Living Trusts – Do You Need a Will Too?

Studies Show About 70% of Americans Die Without Leaving Behind a Will… This Means Financial Advisors Have a World of Opportunity!!

I’ve always said that financial advisors should “practice what they preach”. I say this because the harsh reality is that most professionals don’t have their own “house in order”. For example, the homes of most landscapers are not immaculate when you drive by. If you visit the house of a painter, it’s usually not painted immaculately as a model home. Although we see doctors regularly to maintain our health, if you visit the home of most doctors, you will see they don’t always eat, drink, or exercise in a way that promotes a “perfectly healthy lifestyle”.

So it should come as no surprise that, just like our client’s, most financial advisors…even estate planning attorneys…don’t have their estate planning “house in order”. Some have a Will…but it is out of date. Some may have a Trust…but it is not properly funded. Some may have some major life events (such as new children or grandchildren in the estate, a divorce, a remarriage, someone’s son or daughter got married, they received an inheritance, or maybe they lost a close loved one)…which has not been adjusted to reflect their new or changing estate planning needs and objectives.

Here are the three main points I hope every financial professional can take away from this article:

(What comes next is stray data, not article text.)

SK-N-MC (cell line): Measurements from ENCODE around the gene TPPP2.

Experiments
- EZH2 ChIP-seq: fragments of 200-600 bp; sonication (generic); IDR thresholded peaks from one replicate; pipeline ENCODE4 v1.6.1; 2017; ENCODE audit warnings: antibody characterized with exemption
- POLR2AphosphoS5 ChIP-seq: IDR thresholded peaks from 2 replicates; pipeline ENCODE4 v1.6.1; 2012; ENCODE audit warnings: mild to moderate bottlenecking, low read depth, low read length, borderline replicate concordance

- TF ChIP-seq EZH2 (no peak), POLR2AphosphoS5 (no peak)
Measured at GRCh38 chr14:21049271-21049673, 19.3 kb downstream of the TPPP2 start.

First…Practice What You Preach:

We really need to take a look at our own practice first and “practice what we preach”. Make sure your personal estate plan is established properly, and kept up-to-date. The is not only the right thing to do for you and your family, but it allows you to gain credibility with your clients by explaining to them what you’ve done, showing them your personal documents and details, letting them know that “you’ve been there”, and what you’ve accomplished because you know this is an integral part of every financial plan.

Second…Review the Basics First:

By discussing the basics about how Wills and Living Trusts work and how they differ (whether with a client or prospective client), this will help:

•Strengthen the financial plans of your existing clients

•Discover new opportunities to help your clients through regular estate planning reviews

•Since a complete estate plan must be coordinated with all aspects of your clients financial lives, this means that it must be coordinated and integrated with you, an estate planning attorney, and even a CPA. Therefore, this provides you the opportunity to help your clients, and at the same time meet and network with many of the estate planning attorneys and CPAs in your area

•Ask for referrals. Once you have finalized, funded, and coordinated a sound estate plan, a client should be extremely pleased with the great things you have accomplished together. Having said that, this opens the door for a great chance to say something like; “Can you think of any co-workers, neighbors, friends, or family members that might also need to make these kinds of improvements? If not, keep me in mind if this conversation comes up because I’d love to help the people you care most about.”

Third…Keep It Simple: